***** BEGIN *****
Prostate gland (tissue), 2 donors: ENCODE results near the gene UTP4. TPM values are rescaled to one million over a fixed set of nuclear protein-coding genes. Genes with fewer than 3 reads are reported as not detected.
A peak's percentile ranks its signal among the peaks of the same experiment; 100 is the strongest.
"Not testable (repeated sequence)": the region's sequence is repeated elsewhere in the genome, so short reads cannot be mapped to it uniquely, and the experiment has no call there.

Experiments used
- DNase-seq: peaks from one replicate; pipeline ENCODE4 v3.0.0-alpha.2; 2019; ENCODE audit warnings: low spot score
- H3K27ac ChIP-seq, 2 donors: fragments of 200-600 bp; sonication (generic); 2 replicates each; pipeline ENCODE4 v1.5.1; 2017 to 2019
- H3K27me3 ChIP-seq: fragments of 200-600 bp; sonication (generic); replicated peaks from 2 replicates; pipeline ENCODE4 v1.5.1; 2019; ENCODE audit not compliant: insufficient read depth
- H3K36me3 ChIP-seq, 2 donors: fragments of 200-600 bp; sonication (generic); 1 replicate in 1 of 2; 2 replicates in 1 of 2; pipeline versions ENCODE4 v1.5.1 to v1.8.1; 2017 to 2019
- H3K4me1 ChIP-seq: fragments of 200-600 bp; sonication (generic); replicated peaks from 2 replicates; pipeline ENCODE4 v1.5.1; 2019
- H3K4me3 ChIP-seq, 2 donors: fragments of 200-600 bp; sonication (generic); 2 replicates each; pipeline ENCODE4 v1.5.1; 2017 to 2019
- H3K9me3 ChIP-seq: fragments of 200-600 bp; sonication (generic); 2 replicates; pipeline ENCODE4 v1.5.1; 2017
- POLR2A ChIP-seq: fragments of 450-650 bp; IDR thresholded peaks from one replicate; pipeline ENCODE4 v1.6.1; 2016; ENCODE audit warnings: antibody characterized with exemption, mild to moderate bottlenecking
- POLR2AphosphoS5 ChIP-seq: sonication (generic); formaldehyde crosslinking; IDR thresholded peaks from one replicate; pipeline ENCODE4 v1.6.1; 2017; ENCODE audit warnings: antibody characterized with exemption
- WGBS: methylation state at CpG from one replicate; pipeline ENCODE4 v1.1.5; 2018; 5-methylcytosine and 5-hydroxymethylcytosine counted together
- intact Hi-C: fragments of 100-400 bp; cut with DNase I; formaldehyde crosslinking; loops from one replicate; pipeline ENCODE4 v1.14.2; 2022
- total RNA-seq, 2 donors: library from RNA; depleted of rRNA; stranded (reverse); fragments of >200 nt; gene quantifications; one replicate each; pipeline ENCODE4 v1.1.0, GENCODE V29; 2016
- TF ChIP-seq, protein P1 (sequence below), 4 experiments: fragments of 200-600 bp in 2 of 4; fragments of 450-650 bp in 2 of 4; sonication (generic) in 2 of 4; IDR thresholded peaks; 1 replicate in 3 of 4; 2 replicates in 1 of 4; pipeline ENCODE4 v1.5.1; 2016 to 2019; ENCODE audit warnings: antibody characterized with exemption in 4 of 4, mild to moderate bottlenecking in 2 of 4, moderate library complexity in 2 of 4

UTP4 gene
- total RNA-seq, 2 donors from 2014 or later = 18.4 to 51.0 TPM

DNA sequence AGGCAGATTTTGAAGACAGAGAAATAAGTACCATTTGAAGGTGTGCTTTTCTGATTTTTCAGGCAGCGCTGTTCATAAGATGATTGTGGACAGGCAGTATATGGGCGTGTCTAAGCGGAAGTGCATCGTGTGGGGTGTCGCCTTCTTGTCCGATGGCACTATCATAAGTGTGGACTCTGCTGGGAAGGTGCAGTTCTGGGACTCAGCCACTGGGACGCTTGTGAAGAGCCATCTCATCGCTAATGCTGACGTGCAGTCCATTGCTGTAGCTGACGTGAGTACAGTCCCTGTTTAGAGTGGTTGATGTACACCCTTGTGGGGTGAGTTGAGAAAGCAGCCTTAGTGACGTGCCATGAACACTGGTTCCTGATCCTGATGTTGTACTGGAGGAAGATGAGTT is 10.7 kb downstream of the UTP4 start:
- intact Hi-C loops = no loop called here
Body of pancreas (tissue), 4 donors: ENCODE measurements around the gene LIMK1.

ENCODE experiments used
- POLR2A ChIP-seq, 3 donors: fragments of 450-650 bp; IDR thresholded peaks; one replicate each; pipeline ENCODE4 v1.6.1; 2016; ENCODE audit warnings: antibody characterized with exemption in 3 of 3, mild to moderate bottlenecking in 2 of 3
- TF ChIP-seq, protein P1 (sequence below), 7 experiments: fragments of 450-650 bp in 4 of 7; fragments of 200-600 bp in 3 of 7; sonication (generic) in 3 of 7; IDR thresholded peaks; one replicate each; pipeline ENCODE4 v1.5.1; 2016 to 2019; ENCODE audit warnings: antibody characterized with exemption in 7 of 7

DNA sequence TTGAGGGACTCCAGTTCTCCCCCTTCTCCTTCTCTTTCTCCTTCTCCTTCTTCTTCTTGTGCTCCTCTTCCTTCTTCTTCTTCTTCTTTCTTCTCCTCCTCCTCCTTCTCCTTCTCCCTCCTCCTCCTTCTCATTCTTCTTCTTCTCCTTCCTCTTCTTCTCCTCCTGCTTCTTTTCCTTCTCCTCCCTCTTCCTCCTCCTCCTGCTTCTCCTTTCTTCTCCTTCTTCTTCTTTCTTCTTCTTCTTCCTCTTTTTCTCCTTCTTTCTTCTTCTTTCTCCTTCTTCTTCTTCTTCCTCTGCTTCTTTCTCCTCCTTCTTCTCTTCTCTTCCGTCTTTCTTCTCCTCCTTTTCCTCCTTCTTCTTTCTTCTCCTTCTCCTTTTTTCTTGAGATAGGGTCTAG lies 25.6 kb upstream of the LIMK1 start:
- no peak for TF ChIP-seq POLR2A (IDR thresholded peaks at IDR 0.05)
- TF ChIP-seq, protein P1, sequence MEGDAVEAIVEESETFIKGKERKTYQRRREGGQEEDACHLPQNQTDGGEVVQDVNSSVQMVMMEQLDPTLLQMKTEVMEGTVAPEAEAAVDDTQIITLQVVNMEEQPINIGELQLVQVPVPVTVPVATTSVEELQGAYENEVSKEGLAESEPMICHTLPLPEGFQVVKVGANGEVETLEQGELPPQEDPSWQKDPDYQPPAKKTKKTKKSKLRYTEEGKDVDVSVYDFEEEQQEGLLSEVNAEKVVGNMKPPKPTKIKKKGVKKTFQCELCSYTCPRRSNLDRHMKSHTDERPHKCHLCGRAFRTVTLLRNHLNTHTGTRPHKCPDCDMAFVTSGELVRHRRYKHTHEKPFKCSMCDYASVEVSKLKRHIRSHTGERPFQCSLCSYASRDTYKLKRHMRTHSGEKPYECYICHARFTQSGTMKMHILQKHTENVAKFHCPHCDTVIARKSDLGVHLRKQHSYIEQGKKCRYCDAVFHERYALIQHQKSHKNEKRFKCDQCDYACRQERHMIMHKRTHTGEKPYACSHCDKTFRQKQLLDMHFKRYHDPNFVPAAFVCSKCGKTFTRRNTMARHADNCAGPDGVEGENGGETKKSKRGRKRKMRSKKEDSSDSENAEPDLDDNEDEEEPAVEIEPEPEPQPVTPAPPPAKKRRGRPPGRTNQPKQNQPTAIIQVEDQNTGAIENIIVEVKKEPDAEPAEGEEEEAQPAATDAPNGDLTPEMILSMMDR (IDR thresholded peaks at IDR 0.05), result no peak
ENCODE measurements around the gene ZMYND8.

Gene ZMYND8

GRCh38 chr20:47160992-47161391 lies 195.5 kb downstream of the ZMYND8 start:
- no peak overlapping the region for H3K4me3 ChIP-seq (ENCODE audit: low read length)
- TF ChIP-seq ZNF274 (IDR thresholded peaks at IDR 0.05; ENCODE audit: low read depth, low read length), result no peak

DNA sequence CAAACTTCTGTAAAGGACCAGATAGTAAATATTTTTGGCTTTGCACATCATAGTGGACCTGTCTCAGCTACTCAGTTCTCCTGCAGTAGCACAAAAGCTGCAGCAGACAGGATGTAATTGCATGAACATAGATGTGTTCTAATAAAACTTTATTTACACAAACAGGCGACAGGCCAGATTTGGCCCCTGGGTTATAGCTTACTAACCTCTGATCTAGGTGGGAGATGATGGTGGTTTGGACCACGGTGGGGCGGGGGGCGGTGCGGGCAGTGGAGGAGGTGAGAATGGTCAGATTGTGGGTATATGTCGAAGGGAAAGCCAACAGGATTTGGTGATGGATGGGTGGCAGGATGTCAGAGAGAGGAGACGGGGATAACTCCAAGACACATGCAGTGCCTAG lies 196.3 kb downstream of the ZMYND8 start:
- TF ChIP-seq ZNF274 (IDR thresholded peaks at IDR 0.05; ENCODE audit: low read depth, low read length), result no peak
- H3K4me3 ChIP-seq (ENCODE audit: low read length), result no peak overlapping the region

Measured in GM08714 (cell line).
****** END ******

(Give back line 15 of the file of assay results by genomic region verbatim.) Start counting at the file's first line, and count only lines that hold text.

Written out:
- intact Hi-C: fragments of 100-400 bp; cut with DNase I; formaldehyde crosslinking; loops from one replicate; pipeline ENCODE4 v1.14.2; 2022